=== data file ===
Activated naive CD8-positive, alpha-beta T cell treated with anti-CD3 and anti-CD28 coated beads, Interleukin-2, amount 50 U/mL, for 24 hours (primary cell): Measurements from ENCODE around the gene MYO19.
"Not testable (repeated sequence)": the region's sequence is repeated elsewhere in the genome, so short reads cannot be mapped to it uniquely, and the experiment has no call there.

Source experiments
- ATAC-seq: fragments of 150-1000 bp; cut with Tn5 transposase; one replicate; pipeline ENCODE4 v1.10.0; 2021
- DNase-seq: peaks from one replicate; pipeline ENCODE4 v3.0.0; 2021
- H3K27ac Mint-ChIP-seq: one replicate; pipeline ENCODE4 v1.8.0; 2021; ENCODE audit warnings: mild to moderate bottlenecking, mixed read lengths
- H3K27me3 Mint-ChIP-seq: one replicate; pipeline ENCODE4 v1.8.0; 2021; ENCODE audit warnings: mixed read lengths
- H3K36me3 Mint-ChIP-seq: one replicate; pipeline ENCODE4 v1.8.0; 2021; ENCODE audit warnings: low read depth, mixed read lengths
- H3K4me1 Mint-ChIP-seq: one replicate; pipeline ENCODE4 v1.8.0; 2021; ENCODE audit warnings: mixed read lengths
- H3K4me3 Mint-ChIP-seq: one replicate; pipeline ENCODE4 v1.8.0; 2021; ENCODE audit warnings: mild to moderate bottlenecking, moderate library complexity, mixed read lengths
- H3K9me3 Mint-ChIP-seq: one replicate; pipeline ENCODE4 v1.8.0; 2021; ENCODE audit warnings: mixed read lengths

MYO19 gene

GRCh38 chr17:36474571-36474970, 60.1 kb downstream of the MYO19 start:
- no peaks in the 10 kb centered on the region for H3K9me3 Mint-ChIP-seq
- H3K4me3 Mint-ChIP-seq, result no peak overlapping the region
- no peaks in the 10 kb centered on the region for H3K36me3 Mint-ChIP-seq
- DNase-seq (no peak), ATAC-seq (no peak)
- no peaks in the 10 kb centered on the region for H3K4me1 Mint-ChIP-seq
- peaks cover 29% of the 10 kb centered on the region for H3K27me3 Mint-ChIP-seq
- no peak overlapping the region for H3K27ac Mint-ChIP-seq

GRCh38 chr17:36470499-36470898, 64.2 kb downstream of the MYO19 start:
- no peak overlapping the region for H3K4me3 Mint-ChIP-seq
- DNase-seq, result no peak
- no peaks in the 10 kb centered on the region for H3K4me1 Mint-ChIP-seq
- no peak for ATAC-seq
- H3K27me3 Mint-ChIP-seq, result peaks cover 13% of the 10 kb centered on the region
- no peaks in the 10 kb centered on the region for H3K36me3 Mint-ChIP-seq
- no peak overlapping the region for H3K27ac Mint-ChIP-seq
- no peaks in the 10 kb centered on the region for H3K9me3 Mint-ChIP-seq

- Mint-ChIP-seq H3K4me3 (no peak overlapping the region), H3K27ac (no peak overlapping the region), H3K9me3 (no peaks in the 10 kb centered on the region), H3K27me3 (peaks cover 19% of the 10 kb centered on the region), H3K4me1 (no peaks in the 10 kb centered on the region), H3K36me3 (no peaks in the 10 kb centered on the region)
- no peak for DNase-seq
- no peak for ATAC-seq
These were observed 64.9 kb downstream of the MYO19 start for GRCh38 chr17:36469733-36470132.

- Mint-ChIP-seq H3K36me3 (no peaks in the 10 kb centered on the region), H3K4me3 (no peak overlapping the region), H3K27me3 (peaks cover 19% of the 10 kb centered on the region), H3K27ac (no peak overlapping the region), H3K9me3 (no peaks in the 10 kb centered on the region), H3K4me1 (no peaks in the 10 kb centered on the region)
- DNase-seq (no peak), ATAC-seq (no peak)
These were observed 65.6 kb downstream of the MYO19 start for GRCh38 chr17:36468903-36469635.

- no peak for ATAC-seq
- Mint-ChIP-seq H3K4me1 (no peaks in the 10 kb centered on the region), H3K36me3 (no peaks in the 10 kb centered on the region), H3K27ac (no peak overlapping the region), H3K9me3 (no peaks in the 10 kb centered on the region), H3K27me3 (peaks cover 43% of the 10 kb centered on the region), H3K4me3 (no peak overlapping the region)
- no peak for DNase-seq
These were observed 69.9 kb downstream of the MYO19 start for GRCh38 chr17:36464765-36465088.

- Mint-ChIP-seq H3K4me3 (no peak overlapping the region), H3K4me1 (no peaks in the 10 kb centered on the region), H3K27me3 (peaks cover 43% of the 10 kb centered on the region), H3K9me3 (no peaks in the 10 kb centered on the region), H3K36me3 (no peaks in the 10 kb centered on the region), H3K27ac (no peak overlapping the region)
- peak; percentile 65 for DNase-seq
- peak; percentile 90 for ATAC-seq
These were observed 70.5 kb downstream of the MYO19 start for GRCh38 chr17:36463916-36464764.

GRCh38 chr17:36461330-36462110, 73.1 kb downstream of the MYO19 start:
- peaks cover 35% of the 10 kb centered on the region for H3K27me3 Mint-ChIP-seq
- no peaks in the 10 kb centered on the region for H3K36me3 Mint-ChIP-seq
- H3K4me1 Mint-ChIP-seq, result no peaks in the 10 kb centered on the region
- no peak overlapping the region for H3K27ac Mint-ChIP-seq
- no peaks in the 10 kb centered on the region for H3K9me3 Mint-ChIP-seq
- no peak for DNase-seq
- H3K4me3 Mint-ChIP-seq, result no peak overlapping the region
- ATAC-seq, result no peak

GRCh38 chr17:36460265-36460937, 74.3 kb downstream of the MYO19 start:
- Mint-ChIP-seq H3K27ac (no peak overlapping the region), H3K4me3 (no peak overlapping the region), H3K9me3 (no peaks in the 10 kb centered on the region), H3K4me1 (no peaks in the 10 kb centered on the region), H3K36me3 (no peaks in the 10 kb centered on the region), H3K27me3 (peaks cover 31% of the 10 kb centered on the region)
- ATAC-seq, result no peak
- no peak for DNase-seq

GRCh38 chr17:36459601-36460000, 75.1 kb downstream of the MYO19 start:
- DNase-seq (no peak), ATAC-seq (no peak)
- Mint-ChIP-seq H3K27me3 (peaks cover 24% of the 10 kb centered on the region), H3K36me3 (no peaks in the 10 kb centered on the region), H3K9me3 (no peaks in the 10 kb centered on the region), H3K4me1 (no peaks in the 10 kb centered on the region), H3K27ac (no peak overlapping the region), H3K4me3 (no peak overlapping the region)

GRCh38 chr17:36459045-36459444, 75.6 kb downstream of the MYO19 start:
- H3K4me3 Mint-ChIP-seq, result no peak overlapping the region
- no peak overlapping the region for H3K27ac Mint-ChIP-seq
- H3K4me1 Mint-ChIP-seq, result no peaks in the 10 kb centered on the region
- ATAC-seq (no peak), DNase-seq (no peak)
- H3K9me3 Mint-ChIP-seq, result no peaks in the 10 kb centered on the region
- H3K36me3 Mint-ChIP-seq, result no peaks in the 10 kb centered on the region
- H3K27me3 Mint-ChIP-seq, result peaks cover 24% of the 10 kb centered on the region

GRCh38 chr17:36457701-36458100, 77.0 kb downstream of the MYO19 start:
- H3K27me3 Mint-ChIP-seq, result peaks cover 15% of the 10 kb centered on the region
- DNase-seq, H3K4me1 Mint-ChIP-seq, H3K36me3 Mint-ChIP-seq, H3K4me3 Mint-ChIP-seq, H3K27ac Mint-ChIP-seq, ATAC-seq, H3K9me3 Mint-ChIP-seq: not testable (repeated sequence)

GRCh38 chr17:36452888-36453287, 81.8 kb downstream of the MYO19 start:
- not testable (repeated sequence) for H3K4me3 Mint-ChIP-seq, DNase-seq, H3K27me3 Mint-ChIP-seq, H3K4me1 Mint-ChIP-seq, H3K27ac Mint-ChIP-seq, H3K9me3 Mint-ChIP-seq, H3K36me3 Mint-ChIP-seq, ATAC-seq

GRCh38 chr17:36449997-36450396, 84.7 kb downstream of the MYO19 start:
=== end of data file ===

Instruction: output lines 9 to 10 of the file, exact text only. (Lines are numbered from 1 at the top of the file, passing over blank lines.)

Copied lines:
- H3K4me1 Mint-ChIP-seq: one replicate; pipeline ENCODE4 v1.8.0; 2021; ENCODE audit warnings: mixed read lengths
- H3K4me3 Mint-ChIP-seq: one replicate; pipeline ENCODE4 v1.8.0; 2021; ENCODE audit warnings: mild to moderate bottlenecking, moderate library complexity, mixed read lengths